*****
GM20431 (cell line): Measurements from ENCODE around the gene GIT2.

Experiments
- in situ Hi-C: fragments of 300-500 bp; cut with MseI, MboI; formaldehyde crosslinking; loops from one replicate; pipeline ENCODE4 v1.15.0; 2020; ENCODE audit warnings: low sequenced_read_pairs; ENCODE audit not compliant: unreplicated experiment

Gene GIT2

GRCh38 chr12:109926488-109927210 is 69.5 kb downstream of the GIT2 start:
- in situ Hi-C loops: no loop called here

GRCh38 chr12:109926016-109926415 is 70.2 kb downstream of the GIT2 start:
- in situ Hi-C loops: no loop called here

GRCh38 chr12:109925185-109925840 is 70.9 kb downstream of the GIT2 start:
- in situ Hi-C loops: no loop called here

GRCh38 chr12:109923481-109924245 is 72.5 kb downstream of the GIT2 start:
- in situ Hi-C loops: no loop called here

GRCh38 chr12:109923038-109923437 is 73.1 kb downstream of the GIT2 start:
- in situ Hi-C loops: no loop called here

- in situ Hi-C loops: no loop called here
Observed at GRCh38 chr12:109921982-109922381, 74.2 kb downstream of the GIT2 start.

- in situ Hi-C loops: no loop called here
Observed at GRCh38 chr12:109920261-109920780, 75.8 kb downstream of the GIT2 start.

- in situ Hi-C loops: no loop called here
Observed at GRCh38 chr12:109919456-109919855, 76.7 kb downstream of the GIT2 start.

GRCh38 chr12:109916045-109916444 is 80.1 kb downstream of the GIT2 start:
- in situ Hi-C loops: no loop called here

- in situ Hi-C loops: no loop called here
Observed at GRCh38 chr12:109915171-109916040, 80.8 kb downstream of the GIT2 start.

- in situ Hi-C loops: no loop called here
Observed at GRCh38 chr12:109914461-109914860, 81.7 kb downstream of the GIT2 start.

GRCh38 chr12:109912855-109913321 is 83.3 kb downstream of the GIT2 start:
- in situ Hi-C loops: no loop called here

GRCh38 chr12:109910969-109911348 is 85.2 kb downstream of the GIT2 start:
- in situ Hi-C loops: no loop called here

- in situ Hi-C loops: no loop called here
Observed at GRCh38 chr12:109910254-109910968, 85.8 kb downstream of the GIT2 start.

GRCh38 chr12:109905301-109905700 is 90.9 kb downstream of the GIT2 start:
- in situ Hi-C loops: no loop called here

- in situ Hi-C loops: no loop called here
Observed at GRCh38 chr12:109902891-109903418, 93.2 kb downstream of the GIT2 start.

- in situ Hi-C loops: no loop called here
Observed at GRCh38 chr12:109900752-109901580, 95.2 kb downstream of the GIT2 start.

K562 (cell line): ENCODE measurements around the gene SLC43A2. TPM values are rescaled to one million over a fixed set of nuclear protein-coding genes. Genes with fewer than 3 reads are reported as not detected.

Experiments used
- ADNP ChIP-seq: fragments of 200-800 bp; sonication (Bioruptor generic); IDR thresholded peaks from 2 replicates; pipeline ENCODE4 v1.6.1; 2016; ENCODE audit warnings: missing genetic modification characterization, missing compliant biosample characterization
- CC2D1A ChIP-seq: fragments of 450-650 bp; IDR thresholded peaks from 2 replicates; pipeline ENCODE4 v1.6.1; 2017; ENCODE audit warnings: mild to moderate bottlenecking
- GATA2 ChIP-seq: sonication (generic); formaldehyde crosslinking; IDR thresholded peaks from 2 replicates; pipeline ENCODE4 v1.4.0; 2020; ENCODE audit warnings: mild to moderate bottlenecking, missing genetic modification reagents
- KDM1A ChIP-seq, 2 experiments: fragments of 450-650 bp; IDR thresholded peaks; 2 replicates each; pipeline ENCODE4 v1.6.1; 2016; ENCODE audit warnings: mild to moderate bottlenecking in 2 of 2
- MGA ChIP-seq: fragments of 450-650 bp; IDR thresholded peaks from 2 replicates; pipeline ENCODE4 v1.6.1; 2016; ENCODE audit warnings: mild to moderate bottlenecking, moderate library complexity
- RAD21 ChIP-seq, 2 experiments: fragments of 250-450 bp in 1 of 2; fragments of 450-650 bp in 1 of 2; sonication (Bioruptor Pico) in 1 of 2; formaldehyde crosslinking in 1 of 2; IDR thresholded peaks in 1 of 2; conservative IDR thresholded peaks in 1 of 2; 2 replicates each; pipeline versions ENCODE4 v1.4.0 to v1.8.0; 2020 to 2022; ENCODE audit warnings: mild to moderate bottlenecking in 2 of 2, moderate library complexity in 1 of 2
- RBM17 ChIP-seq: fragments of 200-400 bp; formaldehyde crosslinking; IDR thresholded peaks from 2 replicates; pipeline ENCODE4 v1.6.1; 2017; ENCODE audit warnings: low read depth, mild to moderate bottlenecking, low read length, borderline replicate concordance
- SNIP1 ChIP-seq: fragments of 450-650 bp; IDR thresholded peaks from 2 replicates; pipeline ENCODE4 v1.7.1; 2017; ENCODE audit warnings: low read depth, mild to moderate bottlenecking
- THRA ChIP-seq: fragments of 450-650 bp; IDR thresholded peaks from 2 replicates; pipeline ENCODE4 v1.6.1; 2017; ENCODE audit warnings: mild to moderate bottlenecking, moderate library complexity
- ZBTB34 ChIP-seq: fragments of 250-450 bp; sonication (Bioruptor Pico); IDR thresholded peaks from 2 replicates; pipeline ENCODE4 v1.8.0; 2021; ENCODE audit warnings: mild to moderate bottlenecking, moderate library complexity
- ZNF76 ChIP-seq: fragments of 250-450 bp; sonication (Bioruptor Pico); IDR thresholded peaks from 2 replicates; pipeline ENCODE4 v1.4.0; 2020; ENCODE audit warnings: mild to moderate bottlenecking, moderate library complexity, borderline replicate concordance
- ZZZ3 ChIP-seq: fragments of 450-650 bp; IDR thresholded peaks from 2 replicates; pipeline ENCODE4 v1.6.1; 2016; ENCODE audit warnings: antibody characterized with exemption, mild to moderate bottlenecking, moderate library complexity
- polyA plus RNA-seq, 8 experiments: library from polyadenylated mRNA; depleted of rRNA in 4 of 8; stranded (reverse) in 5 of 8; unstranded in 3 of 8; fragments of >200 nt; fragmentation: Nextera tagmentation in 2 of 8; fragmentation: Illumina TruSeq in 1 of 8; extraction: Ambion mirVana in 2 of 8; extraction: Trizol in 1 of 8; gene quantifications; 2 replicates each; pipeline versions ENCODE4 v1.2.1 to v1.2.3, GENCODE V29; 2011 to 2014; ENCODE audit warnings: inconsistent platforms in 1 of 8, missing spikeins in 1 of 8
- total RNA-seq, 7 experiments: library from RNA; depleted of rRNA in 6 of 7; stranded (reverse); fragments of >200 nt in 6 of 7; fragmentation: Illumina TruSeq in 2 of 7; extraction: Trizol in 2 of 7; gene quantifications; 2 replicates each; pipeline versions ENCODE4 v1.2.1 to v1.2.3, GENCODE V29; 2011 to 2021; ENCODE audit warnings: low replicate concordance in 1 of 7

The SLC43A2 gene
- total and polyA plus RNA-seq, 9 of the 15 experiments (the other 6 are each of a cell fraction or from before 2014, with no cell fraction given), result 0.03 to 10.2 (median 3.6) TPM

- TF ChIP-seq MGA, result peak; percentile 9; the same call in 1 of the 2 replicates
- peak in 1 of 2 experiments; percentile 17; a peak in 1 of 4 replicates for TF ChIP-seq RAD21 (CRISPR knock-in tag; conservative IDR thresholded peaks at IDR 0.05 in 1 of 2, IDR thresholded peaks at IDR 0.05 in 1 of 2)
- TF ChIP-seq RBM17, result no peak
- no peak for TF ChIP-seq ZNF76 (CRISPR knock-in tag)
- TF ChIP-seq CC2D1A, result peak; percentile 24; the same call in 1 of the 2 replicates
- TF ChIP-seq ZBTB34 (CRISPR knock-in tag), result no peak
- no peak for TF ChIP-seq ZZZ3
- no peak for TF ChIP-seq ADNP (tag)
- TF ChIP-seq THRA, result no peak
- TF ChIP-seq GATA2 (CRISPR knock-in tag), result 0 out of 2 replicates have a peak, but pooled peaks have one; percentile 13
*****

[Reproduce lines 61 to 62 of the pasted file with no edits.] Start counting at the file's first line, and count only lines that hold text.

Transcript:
- TF ChIP-seq CC2D1A, result peak; percentile 24; the same call in 1 of the 2 replicates
- TF ChIP-seq ZBTB34 (CRISPR knock-in tag), result no peak